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Introduction to Linear Algebra with Mathematica


Hamiltonian mechanics is a mathematically sophisticated formulation of classical mechanics.


Degres of freedom

The important characteristi cs of a dynamical system is its number of degrees of freedom. It is customary to set this number equal to one half the number of independent variables that completely define the state of system, i. e., to one half the dimension of the phase space of the syst m. Such a definition of the number of degrees of freedom came from its first appearence in mechanics where the one-dimensional motion of a material point is completely defined by two variables: coordinate and velocity. According to this definition the number of degrees of freedom may not be an integer. For example, if a system is described by one differential equation of the third order or by three first order combined differential equations, then its number of degrees of freedom equals one and a half. We note that if a system is non-autonomous , i.e. the algorithm for its transition from one state to another is explicitly dependent on tim , then it may be considered as autonomous by means of the incorporation of time as one of the coordinates of its phase space. In so doing a system described by a second order differential equation with external action must be considered as a system with one and a half degrees of freedom.

All dynamical systems havin g a physical meaning can be separated into two main groups: systems with conservation of their phase volume and systems with decrease of their phase volume, or dissipative sustems. If the autonomous system is described by differential equations of the type \[ \dot{x}_j = f_j (x_1 , x_2 , \ldots , x_n ), \qquad j=1,2,\ldots , n. \] then it can be shown, based on the divergence theorem, that the variation of its phase volume dV in a time dt is \[ {\text d}V = {\text d}t \int \left( \frac{{\text d}\dot{x}_1}{{\text d}x_1} + \frac{{\text d}\dot{x}_2}{{\text d}x_2} + \cdots + \frac{{\text d}\dot{x}_n}{{\text d}x_n} \right) {\text d}x_1 {\text d} x_2 \cdots {\text d}x_n = {\text d}t \int \mbox{div}\, \dot{\bf x}\,{\text d}{\bf x} , \] where x is a vector with com ponents x1, …, xn. It follows from this that the sufficient condition for the conservation of the phase volume is \[ \mbox{div}\, \dot{\bf x}\,{\text d}{\bf x} = 0. \]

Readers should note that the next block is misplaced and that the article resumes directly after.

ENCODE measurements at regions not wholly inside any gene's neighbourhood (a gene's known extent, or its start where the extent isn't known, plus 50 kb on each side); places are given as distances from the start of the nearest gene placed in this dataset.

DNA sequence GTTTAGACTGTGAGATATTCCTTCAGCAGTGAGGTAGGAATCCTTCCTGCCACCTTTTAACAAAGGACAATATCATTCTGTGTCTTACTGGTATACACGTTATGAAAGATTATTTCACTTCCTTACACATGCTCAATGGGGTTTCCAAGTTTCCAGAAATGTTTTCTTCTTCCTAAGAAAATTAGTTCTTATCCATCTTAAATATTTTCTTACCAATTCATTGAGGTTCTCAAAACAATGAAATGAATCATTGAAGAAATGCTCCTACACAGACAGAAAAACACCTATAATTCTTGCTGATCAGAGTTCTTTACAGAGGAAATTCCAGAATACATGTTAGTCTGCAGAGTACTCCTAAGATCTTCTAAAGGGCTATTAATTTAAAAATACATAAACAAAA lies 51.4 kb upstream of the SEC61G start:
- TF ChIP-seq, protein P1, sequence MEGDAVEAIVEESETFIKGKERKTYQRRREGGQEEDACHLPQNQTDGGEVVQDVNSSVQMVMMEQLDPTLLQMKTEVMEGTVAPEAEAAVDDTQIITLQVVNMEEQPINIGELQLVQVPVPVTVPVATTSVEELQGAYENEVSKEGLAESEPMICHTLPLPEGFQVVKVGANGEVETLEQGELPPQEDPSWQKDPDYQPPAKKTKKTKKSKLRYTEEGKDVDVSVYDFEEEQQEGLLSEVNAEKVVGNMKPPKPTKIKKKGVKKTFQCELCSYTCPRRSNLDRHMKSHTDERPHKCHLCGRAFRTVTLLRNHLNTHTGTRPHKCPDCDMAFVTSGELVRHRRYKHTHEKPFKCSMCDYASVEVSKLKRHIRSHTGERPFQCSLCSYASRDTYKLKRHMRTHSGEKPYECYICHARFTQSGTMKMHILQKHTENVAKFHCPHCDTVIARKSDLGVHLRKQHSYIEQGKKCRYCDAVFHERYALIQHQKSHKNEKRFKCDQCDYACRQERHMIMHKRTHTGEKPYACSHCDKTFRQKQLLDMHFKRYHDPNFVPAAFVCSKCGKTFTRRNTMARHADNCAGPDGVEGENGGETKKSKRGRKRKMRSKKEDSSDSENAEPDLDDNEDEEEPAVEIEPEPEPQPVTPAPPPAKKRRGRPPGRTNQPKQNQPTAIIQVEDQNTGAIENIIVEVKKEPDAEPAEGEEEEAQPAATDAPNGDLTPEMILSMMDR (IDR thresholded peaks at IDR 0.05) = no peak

Hamilton Principle

Hamiltonian mechanics is another reformulation of classical mechanics that is naturally extended to statistical mechanics and quantum mechanics. Hamiltonian mechanics was first formulated by William Rowan Hamilton in 1833, starting from Lagrangian mechanics. The Hamiltonian is defined in terms of Lagrangian \( L({\bf q}, \dot{\bf q}, t) \) by
\[ H({\bf p}, {\bf q}, t) = \sum_{i=1}^n p_i \,\frac{{\text d} q_i}{{\text d}t} - L({\bf q}, \dot{\bf q}, t) , \]
where pi are generalized momentum and are related to the generalized coordinates q by \( p_i = \frac{{\text d}L({\bf q}, \dot{\bf q}, t)}{{\text d} \dot{q}_i} . \) The equations of motion follow from
\[ \dot{p}_i = - \frac{\partial H({\bf p}, {\bf q}, t)}{\partial q_i} , \qquad \dot{q}_i = \frac{\partial H({\bf p}, {\bf q}, t)}{\partial p_i} . \]
The Poisson bracket is defined by
\begin{equation} \label{EqH.1} \left\{ f , G \right\} = \sum_{i=1}^n \left( \frac{\partial F}{\partial q_i} \,\frac{\partial G}{\partial p_i} - \frac{\partial F}{\partial p_i} \,\frac{\partial G}{\partial q_i} \right) \end{equation}
for any two functions F and G of canonical coordinates and momenta. It is linear for both F and G. It is anti symmetric: { F, G } = −{ G, F }. It is an easy exercise to prove that the Poisson bracket also satisfies the Jacobi identity:
\[ \left\{ \left\{ F, G \right\} , H \right\} + \left\{ \left\{ G, H \right\} , F \right\} + \left\{ \left\{ H, F \right\} , G \right\} = 0 . \]
The canonical coordinates and momenta themselves have Poisson brqackets
\[ \begin{split} \left\{ q_k , q_i \right\} &= 0, \qquad \left\{ p_k , p_i \right\} = 0, \\ \left\{ q_k , p_i \right\} &= \delta_{k,i} , \end{split} \]
for k, i = 1, 2, … , n. Hamilton's equations can be written as
\begin{equation} \label{EqH.2} \frac{{\text d}q_k}{{\text d}t} = \left\{ q_k ,H \right\} , \qquad \frac{{\text d}p_k}{{\text d}t} = \left\{ p_k ,H \right\} . \end{equation}


Canonical transformations

The 2n-dimensional space of points specified by the canonical coordinates and momenta is called phase space.


Hamiltonian evolution

When the dynamics is described by Hamilton's equations, the evolution in time is made by canonical transformations.


  1. Jordan, T., Steppingstones in Hamiltonian dynamics, The American Journal of Physics, 2004, 72, No. 8, pp. 1095--1099. doi: 10.1119/1.1737394


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